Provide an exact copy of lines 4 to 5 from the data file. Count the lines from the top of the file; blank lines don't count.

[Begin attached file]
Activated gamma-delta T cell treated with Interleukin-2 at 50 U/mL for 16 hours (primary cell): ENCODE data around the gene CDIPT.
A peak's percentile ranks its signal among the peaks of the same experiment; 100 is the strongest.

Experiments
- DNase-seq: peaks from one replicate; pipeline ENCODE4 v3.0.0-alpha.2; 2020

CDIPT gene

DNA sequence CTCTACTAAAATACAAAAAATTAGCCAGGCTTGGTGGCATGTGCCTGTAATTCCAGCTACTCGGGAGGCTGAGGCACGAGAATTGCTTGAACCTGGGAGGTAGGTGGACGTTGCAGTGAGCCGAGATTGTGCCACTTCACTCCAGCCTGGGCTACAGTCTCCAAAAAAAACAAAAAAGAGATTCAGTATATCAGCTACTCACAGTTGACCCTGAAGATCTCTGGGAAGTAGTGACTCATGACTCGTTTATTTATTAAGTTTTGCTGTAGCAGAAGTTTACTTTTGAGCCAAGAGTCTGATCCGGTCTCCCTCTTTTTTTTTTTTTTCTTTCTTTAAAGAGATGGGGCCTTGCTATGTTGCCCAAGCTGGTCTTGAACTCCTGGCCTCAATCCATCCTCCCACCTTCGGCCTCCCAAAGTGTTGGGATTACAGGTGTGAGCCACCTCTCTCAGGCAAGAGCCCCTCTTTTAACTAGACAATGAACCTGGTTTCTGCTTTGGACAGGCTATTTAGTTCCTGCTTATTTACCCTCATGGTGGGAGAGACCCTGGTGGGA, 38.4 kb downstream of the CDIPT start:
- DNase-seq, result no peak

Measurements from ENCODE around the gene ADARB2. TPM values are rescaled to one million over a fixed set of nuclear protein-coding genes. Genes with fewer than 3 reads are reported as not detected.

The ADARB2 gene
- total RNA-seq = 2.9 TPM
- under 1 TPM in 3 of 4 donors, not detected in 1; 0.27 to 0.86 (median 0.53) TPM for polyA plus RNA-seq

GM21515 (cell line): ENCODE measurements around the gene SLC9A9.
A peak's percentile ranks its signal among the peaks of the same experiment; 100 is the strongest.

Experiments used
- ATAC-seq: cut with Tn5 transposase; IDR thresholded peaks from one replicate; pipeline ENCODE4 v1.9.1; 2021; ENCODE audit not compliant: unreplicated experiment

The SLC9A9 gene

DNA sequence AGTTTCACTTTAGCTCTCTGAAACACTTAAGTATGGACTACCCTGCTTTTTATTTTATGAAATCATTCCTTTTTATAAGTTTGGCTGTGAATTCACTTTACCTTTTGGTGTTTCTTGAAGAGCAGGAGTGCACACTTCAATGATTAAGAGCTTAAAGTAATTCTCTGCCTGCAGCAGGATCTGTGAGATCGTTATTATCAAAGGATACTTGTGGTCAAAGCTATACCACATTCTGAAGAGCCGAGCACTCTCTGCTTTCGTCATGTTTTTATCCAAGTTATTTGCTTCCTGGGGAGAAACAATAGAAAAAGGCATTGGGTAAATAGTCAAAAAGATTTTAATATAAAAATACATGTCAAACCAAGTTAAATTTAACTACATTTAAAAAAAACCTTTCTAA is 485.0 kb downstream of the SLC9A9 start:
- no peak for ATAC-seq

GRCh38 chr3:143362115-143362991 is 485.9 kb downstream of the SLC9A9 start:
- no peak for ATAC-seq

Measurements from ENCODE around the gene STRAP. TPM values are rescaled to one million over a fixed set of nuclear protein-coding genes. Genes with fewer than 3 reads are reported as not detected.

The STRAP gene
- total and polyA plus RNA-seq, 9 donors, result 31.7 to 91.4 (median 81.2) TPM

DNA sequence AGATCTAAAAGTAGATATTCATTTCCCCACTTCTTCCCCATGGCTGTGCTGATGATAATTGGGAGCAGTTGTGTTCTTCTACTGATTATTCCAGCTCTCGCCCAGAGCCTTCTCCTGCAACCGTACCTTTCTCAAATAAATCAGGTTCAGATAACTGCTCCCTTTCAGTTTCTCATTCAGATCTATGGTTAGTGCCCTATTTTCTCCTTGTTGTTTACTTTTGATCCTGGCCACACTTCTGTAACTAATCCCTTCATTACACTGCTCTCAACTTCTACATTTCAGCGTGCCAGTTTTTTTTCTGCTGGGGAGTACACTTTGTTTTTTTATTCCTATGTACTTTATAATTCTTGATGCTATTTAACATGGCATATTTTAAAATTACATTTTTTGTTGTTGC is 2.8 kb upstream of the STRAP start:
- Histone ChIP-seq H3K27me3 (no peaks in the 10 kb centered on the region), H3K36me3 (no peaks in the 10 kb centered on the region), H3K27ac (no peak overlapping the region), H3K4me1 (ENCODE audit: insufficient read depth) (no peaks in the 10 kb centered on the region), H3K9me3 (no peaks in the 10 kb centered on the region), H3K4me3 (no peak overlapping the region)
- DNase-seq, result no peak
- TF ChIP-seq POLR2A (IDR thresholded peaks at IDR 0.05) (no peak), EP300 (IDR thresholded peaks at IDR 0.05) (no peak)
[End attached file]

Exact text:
- DNase-seq: peaks from one replicate; pipeline ENCODE4 v3.0.0-alpha.2; 2020

CDIPT gene